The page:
The organization, better known by their French acronym MSF, believes that during the summit will not hold states involved in conflicts accountable or pressure them to abide by humanitarian norms. The medical aid organization says it does not have hope in the “fig leaf” summit.
“We no longer have any hope that the World Humanitarian Summit will address the weaknesses in humanitarian action and emergency response, particularly in conflict areas or epidemic situations,” MSD said in a statement.
“As shocking violations of international humanitarian law and refugee rights continue on a daily basis . . . participants will be pressed to a consensus on nonspecific, good intentions to ‘uphold norms’ and ‘end needs’.”
Sandrine Tiller, an adviser for the organization said that UN organizers of the summit had “let states off the hook” by asking only that they make non-binding commitments, putting them on the same level as less powerful non-governmental organizations and United Nations agencies.
“The summit has become a fig-leaf of good intentions, allowing these systematic violations, by states above all, to be ignored,” the MSF explained.
The announcement comes after Doctors Without Borders on Tuesday slammed five permanent members of the United Nations Security Council for ties to attacks on hospitals in Syria, Yemen and Afghanistan.
The attack on the Syrian hospital killed at least 50 people according to a statement by the organization. They also claim that 75 hospitals managed or supported by Doctors Without Borders were bombed in 2015.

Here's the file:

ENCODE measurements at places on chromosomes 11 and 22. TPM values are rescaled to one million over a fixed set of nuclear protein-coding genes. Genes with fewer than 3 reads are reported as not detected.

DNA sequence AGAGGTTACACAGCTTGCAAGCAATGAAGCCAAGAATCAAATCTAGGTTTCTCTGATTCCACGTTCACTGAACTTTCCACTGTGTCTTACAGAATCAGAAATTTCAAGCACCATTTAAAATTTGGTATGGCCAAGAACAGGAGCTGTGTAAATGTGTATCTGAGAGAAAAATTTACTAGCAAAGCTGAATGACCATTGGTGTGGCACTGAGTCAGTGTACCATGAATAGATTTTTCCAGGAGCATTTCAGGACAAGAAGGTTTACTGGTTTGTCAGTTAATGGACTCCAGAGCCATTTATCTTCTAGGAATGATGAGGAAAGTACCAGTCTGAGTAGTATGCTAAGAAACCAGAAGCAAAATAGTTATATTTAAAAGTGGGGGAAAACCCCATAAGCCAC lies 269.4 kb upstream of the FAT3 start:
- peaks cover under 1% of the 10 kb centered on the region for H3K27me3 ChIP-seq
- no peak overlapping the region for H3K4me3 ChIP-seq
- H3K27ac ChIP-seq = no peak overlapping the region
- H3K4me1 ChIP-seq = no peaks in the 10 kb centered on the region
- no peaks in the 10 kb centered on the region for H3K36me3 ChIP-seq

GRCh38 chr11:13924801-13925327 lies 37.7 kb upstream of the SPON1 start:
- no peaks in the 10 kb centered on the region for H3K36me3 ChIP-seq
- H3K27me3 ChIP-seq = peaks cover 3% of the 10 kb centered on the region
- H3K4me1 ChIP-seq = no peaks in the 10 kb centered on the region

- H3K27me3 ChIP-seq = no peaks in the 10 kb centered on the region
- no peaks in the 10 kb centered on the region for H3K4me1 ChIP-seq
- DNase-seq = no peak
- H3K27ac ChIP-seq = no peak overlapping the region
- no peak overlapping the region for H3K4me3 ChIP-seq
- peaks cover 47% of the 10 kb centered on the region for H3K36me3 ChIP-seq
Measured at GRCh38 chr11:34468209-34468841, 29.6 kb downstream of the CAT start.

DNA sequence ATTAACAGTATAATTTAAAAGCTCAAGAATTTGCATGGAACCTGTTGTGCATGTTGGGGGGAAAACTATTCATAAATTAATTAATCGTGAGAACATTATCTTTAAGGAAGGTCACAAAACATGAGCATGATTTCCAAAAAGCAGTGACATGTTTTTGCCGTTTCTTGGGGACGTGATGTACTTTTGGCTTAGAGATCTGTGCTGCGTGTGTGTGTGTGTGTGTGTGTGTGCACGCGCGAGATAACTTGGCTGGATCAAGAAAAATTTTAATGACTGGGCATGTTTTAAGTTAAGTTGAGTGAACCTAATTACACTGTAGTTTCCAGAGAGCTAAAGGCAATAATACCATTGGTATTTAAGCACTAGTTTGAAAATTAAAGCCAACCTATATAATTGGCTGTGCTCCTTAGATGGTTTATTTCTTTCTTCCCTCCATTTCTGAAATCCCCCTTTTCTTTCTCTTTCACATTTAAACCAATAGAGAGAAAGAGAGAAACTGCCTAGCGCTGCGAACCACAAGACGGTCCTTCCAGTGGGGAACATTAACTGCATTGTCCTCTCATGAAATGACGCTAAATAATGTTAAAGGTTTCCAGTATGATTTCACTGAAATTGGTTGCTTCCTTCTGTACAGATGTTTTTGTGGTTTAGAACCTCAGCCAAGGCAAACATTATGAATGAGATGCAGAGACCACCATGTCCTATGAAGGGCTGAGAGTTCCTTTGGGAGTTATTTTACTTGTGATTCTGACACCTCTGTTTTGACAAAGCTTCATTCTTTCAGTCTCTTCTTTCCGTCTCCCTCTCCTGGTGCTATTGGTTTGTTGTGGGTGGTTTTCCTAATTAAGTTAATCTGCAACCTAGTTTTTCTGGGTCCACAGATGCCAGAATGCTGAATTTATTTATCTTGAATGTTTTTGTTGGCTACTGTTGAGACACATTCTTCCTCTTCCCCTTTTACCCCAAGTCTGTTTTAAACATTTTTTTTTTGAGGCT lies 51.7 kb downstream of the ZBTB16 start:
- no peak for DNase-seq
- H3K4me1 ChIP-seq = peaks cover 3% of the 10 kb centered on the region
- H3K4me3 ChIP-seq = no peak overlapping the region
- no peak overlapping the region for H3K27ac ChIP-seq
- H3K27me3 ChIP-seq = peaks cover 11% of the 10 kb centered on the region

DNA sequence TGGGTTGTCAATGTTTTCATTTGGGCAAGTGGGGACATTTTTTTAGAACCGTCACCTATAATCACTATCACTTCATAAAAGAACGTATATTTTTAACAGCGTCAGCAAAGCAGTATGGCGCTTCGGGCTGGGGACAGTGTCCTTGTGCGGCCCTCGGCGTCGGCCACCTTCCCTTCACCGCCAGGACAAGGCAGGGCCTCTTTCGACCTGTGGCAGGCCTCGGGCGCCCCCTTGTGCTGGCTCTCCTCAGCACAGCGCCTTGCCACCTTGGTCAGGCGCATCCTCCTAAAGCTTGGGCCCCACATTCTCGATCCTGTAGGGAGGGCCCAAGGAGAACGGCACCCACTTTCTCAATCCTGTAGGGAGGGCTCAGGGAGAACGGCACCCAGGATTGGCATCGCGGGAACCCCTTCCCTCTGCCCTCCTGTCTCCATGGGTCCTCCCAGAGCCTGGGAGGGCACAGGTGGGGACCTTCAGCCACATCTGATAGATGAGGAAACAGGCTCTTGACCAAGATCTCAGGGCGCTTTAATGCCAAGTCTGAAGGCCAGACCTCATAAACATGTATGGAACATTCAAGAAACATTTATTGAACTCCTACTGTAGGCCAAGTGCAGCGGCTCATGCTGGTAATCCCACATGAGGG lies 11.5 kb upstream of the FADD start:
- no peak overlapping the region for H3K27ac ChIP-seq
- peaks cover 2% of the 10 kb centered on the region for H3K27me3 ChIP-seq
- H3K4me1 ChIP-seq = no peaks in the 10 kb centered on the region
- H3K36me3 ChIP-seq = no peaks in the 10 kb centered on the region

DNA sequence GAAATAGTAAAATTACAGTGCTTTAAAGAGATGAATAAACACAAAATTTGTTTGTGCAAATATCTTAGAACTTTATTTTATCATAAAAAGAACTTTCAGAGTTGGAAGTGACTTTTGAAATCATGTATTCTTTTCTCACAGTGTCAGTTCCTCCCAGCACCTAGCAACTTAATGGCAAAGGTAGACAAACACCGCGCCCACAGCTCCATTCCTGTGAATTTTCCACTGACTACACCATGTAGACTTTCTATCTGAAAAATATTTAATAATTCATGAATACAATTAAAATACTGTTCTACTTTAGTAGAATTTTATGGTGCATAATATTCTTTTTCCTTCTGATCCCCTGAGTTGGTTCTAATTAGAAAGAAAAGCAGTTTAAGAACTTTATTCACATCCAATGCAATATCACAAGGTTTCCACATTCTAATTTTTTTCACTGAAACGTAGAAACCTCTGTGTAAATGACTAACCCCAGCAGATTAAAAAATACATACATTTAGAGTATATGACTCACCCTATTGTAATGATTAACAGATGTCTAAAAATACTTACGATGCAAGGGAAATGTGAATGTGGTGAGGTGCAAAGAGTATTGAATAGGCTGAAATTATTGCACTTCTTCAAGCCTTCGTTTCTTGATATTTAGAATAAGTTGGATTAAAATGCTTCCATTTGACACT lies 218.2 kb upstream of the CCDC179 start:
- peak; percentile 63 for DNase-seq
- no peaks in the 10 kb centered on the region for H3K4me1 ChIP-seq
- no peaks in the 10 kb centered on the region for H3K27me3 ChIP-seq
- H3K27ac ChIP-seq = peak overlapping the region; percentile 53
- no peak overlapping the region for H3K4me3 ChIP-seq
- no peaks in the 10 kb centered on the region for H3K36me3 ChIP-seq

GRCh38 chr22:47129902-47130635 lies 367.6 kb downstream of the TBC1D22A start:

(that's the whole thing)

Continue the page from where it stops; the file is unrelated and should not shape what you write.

MSF Accuses US, UK and France of Attacks on 3 Hospitals
(May 3, 2016) — The president of Doctors Without Borders, Joanne Liu, addressed the United Nations on Tuesday:
The United States, the United Kingdom and France are linked to recent attacks against hospitals in Yemen, Afghanistan and Syria, the international medical aid group Doctors Without Borders told the United Nations on Tuesday.
During a UN Security Council session, Joanne Liu, the medical aid group’s president, said that although the UN has the mandate to push for peace and security around the globe, at least three of its permanent members have violated their mission on various occasions.
â€œFour of the Security Council’s five permanent members have been involved with coalitions responsible for the attacks on hospitals,â€ she said, suggesting Russia was involved as well, an accusation that has not been proven and that only reflects the Western’s insistence on blaming other countries for the very same things they are responsible of through media reports by mainstream media outlets that are biased.
Syria’s government recently denied any responsibility in the attack in Aleppo.
In the case of Afghanistan, the attack on the hospital in Kunduz was carried out by NATO forces that include the US, UK and France.
In Yemen, the Saudi-led coalition — which is strongly backed by the US and other allies — the attacks on the hospital there were carried out with weapons provided by the United States and the United Kingdom. France provided logistical support.
Liu highlighted she believes that the only country in the Security Council not involved in such tragic incidents is China. The most recent attack on a hospital was carried out in Aleppo, Syria, where 50 people were killed. Responsibility for the attack is yet to be proven, although Doctors Without Borders claims the Syrian government and Russia were involved.
Posted in accordance with Title 17, Section 107, US Code, for noncommercial, educational purposes.